himself, and laboured to get him discharged. The message from
his Wife was a warning. God has many ways of giving checks to
sinners, in their sinful pursuits, and it is a great Mercy to
have such checks from Providence, from Faithful friends, and
from our own consciences. O do not this abominable thing which
the Lord hates! is what we may hear said to us, when we are
entering into Temptation, if we will but regard it. Being
overruled By the priests, the people made choice of Barabbas.
Multitudes who choose the world, rather than God, for their
ruler and portion, thus choose their own delusions. The Jews
were So bent upon the Death of Christ, that Pilate thought it
would be dangerous to refuse. And this struggle shows the power
of Conscience even On the worst men. Yet all was So ordered to
make it evident that Christ suffered for No fault of his own,
but for the sins of his people. How vain for Pilate to expect to
free himself from the guilt of the innocent Blood of a righteous
person, whom he was By his office bound to protect! The Jews'
Curse upon themselves has been awfully answered in the
sufferings of their nation. None could Bear the Sin of others,
except Him that had No Sin of his own to answer for. And are we
not all concerned? Is not Barabbas preferred to Jesus, when
sinners reject Salvation that they may retain their Darling
sins, which rob God of his Glory, and Murder their souls? The
Blood of Christ is now upon us for good, through Mercy, By the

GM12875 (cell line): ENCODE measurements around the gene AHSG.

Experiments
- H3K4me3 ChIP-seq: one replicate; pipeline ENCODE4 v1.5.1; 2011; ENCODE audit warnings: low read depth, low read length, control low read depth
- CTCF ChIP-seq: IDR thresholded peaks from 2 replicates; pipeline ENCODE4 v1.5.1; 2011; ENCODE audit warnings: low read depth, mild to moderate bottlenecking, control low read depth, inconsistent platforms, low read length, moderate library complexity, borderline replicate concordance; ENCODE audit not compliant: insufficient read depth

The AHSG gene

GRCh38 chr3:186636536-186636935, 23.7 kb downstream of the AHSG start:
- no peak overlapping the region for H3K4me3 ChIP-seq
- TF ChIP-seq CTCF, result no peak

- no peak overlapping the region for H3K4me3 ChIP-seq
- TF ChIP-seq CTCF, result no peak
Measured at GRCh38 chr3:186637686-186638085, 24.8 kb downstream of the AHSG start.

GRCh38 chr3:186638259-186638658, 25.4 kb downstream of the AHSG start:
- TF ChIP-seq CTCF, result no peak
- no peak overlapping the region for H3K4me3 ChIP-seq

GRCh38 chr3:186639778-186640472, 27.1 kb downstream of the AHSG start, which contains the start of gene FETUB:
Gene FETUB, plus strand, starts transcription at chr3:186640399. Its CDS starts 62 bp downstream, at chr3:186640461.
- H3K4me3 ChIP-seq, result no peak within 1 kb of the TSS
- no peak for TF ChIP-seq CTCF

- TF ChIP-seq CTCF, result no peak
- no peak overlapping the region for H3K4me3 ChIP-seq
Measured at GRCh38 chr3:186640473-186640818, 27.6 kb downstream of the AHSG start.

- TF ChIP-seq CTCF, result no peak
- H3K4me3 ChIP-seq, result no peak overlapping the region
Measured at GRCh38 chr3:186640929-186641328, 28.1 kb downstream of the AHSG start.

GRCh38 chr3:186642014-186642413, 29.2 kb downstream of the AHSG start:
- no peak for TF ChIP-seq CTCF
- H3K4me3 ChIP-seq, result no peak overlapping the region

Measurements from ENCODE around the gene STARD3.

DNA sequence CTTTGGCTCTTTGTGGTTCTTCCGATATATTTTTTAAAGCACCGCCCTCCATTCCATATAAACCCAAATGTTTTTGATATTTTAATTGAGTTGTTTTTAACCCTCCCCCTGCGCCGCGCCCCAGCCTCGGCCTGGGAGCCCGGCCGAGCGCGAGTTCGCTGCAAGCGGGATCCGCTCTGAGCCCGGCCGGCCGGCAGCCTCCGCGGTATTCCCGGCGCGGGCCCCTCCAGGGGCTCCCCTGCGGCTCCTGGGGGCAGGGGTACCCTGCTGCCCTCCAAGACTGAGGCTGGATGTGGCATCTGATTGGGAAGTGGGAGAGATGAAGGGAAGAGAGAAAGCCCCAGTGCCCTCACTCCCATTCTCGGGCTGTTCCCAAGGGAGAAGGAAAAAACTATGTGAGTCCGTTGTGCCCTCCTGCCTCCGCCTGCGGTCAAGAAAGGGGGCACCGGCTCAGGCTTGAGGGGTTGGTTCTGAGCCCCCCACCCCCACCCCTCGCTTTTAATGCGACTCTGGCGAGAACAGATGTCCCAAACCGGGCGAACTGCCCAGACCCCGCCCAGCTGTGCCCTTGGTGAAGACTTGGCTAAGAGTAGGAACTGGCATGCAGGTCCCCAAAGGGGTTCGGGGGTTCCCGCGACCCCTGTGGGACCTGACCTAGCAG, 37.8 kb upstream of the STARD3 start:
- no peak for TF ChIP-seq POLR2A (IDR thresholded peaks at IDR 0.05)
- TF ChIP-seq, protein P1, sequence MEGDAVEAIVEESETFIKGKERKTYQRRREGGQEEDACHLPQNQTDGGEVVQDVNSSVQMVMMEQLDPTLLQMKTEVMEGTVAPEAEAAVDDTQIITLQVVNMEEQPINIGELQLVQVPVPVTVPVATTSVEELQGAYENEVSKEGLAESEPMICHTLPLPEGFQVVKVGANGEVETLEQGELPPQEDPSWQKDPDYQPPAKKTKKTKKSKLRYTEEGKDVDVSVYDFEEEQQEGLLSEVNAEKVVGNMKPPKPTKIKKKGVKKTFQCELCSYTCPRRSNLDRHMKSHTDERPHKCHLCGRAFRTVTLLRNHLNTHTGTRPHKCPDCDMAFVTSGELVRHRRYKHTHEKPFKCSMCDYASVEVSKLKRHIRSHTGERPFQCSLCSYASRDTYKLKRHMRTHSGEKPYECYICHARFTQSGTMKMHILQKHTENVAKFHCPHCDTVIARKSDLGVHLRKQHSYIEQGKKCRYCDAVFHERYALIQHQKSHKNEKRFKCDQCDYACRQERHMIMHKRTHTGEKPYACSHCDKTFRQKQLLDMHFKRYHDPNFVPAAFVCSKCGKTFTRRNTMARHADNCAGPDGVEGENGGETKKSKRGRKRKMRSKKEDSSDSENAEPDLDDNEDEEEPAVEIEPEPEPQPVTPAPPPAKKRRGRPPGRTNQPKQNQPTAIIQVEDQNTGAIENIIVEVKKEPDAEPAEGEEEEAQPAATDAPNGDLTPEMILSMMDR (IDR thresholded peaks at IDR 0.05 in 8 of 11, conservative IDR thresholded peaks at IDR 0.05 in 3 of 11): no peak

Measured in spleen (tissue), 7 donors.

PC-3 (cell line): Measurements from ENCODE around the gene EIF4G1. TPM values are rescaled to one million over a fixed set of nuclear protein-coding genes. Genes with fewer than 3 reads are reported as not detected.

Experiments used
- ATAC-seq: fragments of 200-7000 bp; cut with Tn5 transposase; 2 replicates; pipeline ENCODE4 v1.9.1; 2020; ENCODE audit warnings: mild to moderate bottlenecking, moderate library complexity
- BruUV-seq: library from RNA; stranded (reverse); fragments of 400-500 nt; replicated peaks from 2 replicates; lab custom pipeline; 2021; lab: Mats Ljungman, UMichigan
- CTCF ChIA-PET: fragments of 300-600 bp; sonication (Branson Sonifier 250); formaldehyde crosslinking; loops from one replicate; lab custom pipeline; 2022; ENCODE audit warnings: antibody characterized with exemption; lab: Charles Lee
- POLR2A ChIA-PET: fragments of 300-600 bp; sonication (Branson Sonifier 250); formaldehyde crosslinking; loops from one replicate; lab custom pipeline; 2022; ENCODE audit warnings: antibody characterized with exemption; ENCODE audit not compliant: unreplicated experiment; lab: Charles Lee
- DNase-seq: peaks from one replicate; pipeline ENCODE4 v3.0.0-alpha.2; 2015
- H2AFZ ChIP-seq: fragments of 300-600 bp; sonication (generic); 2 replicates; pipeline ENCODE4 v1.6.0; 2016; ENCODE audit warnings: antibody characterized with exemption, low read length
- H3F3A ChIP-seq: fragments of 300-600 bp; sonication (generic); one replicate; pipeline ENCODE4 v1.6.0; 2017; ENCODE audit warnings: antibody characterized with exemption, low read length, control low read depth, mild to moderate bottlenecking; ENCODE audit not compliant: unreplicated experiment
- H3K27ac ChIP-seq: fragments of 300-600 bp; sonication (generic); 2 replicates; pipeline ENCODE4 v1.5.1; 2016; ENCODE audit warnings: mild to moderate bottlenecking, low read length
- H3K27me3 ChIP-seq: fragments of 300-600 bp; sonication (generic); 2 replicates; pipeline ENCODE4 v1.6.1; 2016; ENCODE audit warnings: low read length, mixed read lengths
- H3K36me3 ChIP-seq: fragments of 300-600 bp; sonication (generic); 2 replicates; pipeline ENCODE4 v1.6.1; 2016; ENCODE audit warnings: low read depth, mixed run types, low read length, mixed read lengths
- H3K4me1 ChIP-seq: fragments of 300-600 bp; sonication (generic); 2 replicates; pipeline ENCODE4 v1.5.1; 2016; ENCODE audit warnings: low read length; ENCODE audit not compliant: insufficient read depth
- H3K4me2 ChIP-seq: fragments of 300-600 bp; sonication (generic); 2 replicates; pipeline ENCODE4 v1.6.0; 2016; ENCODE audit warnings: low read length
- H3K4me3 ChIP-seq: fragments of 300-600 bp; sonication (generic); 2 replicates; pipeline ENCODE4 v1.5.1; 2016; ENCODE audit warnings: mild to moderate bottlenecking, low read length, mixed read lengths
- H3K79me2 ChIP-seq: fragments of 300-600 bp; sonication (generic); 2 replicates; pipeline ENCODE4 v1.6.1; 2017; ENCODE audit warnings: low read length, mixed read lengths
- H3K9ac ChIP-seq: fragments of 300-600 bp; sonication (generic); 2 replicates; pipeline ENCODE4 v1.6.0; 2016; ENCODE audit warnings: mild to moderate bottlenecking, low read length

Jews' rejection of it. O let us flee to it for Refuge!

26-30 Crucifixion was a Death used only among the Romans; it
was very terrible and miserable. A Cross was laid On the ground,
to which the hands and feet were nailed, it was then lifted up
and fixed upright, So that the weight of the body hung On the
nails, till the sufferer died in Agony. Christ thus answered the
Type of the brazen Serpent raised On a pole. Christ underwent
all the misery and shame here related, that he might purchase
for us Everlasting Life, and joy, and Glory.

31-34 Christ was led as a Lamb to the slaughter, as a Sacrifice
to the Altar. Even the mercies of the wicked are really cruel.
Taking the Cross from him, they compelled one Simon to Bear it.
Make us ready, O Lord, to Bear the Cross thou hast appointed us,
and daily to take it up with cheerfulness, following thee. Was
ever sorrow like unto his sorrow? And when we behold what manner
of Death he died, let us in that behold with what manner of Love
he loved us. As if Death, So painful a Death, were not enough,
they added to its bitterness and terror in several ways.

35-44 It was usual to Put shame upon malefactors, By a Writing
to notify the crime for which they suffered. So they set up one
over Christ's head. This they designed for his reproach, but God
So overruled it, that even his accusation was to his honour.
There were crucified with him at the same time, two robbers. He
was, at his Death, numbered among the transgressors, that we, at
our Death, might be numbered among the saints. The taunts and
jeers he received are here recorded. The enemies of Christ
labour to make others believe that of religion and of the people
of God, which they themselves know to be false. The chief